Cultural Sites of South Africa
There are a lot of cultural sites and heritage in South Africa. Here are a few of the best ones to visit.
The Apartheid Museum in Johannesburg opened its doors in 2001, and is regarded as the foremost museum in the world dealing with the history of 20th century South Africa. The exhibitions throughout the museum are often interactive, with various mediums being utilised to tell the story. Upon buying a ticket to the museum visitors are randomly assigned as black or white, and have to go through the corresponding entrance – evoking the sense of separation that defined Apartheid.
Used as a secret headquarters by ANC activists in the 1960s, Liliesleaf Farm was therefore one of the centres of the liberation movement. Many of the prominent ANC activists were arrested at Liliesleaf, including Walter Sisulu and Govan Mbeki, and just two years after it became a headquarters, leading to the Rivonia Trial. Nelson Mandela lived at Liliesleaf for a time under the assumed name of David Motsamayi.
Cradle of Humankind at Maropeng
Located at the birthplace of humankind and declared a UNESCO World Heritage Site, the Maropeng visitors centre explores the development of humans and our ancestors over the past few million years. Explore the human history on an underground boat trip learning about the changes that brought about early human develpment and discover the archeological finds discovered in the area that have led to its reputation as the Cradle of Humankind. Maropeng is best combined with the nearby Sterkfontein Caves where hominid skulls and other fossils were found.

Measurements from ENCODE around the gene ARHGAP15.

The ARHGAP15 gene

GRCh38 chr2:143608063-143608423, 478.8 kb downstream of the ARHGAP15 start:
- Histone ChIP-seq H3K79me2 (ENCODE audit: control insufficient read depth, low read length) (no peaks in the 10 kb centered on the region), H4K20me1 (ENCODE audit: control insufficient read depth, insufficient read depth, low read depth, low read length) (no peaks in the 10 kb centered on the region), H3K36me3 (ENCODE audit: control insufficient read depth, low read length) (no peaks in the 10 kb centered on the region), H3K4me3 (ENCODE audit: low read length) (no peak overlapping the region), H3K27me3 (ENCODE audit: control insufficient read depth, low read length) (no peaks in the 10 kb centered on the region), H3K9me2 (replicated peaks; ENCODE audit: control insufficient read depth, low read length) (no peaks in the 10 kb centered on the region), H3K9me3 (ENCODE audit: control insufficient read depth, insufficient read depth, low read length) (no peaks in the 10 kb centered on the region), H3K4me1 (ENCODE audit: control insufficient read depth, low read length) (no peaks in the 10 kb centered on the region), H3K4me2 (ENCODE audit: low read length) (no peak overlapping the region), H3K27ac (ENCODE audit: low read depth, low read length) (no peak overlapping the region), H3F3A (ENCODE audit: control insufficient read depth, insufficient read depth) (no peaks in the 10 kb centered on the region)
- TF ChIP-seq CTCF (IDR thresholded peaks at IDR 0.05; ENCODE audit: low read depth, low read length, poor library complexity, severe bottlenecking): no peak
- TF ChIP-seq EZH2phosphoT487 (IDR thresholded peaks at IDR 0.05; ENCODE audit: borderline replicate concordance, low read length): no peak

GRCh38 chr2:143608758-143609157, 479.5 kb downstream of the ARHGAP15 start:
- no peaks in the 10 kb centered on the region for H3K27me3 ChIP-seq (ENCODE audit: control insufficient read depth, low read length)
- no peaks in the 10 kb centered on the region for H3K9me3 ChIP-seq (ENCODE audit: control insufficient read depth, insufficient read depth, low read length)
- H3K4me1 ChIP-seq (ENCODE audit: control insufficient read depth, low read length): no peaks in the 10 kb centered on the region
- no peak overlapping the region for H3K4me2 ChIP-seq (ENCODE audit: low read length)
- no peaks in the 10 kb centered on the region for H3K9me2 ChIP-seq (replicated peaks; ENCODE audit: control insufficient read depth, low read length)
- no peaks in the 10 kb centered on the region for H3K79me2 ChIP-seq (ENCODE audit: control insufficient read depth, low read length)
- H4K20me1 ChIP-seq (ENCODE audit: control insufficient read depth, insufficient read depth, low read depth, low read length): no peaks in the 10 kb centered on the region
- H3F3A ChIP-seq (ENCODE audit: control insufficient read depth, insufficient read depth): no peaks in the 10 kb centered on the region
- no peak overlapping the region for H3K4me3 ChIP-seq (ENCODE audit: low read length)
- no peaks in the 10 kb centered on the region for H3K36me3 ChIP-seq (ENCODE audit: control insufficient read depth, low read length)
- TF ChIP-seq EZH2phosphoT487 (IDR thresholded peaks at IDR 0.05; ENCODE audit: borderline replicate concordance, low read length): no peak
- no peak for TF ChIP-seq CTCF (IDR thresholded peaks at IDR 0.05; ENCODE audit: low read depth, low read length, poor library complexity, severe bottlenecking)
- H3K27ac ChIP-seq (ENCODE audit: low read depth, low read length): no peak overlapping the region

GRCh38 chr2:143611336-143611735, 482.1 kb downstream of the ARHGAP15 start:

South Africa’s Constitutional Court
The highest court in South Africa, the Constitutional Court came into being following the country’s first democratic constitution in 1994, the result of the first democratic elections in South Africa. 11 judges preside over the court, and its role is to interpret, protect and enforce the constitution.
Abbreviated from South Western Townships, Soweto is a large urban area of Johannesburg. It came to the world’s attention during the Soweto Uprising on 16th June 1976, when mass protest erupted over the Apartheid government’s policy to enforce Afrikaans as the language of education, rather than English. Police fired on 10,000 students, many died including Hector Pieterson – a minor. A monument to his memory is also found in Soweto. In Soweto you can visit the former homes of both Archbishop Desmond Tutu and Nelson Mandela; the latter has been made into a museum.
World-famous as the prison where Nelson Mandela was incarcerated for 18 years, Robben Island has been used as a prison since the end of the 17th century. During its history it has also been used as a leper colony, and an animal quarantine station. The island officially stopped being a prison in 1996, and was made a World Heritage Site in 1999.